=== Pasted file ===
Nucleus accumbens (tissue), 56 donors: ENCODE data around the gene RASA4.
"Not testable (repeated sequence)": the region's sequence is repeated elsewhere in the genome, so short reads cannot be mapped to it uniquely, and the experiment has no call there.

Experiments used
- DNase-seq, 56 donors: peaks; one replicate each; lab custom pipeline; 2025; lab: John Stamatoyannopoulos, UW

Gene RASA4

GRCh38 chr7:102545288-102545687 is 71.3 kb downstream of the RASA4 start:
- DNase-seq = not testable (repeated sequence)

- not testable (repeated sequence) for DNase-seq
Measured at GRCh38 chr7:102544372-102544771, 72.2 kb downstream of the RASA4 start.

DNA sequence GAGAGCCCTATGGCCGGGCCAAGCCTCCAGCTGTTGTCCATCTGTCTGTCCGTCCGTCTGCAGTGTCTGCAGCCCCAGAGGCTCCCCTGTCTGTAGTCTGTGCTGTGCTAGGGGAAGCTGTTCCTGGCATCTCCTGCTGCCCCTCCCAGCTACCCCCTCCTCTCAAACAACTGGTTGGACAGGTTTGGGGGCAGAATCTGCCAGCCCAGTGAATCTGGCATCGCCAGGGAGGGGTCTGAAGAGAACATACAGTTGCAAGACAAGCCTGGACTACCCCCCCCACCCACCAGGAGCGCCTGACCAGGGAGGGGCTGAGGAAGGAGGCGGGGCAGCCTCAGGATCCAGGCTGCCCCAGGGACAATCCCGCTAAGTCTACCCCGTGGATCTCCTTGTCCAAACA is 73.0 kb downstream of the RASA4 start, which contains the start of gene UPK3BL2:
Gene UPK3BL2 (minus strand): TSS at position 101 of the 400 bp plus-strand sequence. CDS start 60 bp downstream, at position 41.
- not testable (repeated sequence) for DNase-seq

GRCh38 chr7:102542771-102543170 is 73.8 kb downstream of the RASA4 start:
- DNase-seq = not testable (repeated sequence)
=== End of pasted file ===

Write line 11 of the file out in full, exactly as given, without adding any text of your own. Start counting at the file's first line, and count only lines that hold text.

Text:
Gene UPK3BL2 (minus strand): TSS at position 101 of the 400 bp plus-strand sequence. CDS start 60 bp downstream, at position 41.